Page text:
To date, many studies have reported on leukocytes, including subtypes and NK cells among innate immune cells related to exercise. These changes in immune cells through exercise have been studied as follows. First, the effects of exercise related to the function of innate immune cells is a field in which comparisons are made between the innate immune cells of trained athletes and sedentary people. Results generally point to a higher immune function in athletes versus non-physically active people. Second, it is a field related to investigating the changes in immune cell functions in subjects who train for a certain period of time with various intensities and durations under specific conditions. It is known that the number of leukocytes (leukocytes, neutrophils, lymphocytes) and NK cells in exercise groups are higher than control groups. Moreover, it is known that leukocytes and NK cells increase after moderate exercise, as well as after incremental maximal exercise. In addition, when the intensity of exercise is gradually increased and the maximum level is reached, leukocytes, neutrophils, lymphocytes, T cells, B cells, and NK cells increase, while the T4/T8 ratio decreases. NK cells and T8 cells have a greater density of β2-adrenergic receptors than T4 cells, which may explain why these cells increase so significantly after moderate or maximal exercise. As such, an increase in the number and function of NK cells during exercise provide additional defense capabilities and is thought to compensate for immune vulnerability due to a temporary decrease in the T4/T8 ratio.
NK cells are unique in expressing spontaneous cytolytic activity against various tumor and virus-infected cells as part of the innate immune system. Unlike T lymphocytes, NK cells do not require the participation of antibodies or major histologic synthetic antigens for initial toxicity, and react rapidly to foreign substances. When the antigen-specific immune system starts to respond, they are controlled by NK cells, which account for about 15% of lymphocytes and is thought to play an important role in the first line of defense against the spread of malignant diseases. Therefore, it is important to elucidate the effects of exercise on NK cell numbers and activity. In particular, greater attention should be given to the role of exercise and how innate immunity system can be strengthened, especially at the present time when the coronavirus is a grave threat to the well-being and lives of people everywhere.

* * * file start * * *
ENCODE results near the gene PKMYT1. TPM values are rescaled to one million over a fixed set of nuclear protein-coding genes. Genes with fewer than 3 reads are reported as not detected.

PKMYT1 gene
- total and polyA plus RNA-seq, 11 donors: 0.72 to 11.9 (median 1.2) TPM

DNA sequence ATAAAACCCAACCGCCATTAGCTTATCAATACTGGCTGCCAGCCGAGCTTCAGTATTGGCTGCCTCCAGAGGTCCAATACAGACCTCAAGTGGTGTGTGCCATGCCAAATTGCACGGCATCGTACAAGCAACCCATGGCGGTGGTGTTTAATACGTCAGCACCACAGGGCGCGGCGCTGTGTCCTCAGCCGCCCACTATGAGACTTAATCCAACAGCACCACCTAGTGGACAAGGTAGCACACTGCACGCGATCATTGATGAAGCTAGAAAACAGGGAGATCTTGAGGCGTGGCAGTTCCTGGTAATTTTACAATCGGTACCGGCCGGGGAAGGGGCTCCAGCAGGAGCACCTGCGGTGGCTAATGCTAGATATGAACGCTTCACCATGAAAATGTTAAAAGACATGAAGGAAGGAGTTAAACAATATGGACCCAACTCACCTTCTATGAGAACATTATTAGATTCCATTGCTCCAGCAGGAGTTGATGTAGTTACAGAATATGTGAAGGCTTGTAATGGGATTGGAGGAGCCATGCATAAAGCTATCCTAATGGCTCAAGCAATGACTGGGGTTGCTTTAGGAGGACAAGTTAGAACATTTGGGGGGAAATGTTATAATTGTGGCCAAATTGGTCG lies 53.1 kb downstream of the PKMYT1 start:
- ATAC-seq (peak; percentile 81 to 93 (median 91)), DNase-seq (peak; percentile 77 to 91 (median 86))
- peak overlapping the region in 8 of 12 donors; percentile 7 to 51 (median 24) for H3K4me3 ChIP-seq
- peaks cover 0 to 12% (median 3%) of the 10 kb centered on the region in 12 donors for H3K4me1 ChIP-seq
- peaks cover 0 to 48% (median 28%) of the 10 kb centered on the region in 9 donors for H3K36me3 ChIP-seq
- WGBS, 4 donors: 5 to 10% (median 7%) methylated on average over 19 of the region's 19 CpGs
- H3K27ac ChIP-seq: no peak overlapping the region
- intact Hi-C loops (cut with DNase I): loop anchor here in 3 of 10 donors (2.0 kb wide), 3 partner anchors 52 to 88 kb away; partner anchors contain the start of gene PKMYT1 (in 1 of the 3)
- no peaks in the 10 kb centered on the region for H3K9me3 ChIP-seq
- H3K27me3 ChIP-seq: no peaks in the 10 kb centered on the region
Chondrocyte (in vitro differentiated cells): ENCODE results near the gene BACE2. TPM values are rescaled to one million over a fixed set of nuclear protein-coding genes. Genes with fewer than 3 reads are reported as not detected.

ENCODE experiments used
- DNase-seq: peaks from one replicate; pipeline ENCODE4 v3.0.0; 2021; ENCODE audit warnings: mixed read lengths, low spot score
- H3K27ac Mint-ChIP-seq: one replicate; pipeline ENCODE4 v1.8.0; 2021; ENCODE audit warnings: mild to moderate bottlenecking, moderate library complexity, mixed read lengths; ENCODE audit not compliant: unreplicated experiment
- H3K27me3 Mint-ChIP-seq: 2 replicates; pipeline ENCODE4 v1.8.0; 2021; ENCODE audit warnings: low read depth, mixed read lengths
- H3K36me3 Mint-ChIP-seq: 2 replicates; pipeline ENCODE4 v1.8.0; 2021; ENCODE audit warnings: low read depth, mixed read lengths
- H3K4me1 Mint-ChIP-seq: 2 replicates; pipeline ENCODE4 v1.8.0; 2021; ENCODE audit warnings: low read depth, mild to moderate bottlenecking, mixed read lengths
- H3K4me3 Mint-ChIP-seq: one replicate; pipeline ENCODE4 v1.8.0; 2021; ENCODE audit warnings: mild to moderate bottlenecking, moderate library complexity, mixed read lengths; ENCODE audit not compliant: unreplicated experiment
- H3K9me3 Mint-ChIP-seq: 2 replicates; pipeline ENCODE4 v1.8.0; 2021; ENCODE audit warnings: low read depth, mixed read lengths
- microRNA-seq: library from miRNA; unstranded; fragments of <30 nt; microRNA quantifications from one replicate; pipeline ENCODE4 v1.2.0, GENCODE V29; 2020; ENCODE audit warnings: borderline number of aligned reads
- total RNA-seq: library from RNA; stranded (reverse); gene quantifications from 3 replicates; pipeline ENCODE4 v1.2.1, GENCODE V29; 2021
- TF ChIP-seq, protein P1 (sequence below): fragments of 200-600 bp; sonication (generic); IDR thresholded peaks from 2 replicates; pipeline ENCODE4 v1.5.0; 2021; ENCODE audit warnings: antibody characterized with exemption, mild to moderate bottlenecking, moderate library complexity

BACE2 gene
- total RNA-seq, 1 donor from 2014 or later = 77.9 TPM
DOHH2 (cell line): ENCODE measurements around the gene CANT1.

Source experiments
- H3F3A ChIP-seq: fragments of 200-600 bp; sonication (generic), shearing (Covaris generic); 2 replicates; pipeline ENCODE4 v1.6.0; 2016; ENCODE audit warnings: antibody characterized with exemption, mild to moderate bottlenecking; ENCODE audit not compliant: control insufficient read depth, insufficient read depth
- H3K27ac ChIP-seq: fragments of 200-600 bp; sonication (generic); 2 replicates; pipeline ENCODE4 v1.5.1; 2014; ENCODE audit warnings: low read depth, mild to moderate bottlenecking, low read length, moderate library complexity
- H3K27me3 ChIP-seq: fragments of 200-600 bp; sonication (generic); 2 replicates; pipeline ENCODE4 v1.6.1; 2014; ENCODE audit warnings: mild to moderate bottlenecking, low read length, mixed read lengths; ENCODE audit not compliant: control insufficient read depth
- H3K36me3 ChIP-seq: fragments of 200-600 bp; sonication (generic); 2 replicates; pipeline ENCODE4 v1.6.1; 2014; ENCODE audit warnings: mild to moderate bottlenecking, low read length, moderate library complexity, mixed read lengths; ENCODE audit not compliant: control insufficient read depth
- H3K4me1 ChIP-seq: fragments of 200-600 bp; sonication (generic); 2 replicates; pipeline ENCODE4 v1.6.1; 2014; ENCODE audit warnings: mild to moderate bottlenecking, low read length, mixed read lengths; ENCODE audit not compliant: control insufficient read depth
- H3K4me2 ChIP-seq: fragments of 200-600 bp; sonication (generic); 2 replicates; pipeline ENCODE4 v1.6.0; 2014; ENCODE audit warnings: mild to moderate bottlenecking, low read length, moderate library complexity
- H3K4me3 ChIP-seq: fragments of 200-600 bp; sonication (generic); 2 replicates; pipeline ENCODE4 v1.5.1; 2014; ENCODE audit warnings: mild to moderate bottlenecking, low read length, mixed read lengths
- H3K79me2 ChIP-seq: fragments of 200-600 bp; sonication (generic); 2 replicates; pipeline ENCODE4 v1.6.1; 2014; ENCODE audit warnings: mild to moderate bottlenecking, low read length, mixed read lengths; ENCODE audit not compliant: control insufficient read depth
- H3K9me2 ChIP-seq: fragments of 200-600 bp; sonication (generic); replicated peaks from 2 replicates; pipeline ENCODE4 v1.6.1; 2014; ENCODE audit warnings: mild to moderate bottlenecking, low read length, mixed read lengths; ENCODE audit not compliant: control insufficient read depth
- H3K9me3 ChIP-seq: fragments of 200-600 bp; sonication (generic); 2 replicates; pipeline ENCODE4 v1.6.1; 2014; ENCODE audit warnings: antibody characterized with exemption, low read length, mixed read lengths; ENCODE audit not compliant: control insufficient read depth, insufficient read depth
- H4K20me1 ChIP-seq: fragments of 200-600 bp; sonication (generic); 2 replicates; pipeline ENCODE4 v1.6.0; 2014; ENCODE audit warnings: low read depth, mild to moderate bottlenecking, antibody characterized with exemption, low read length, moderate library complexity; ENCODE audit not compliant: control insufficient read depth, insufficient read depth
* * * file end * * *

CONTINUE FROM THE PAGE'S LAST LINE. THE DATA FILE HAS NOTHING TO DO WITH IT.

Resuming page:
So, the question is, how much exercise is required to improve our innate immunity, thereby improving our defense against contracting the coronavirus? For patients who have already contracted the coronavirus, how much exercise will be required to help them recover, and what percentage of the immune cells will be positively changed? I believe that addressing these questions will help contribute to the global fight against the current COVID-19 pandemic.
The first series is presented in J Exerc Rehabil 2019;15(3):339–340, Available from: https://doi.org/10.12965/jer.1938302.151
The second series is presented in J Exerc Rehabil 2020;16(2): 113–114, Available from: https://doi.org/10.12965/jer.2040178.089
The third series is presented in J Exerc Rehabil 2020;16(3): 205–206, Available from: https://doi.org/10.12965/jer.2040414.207

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CONFLICT OF INTEREST

No potential conflict of interest relevant to this article was reported.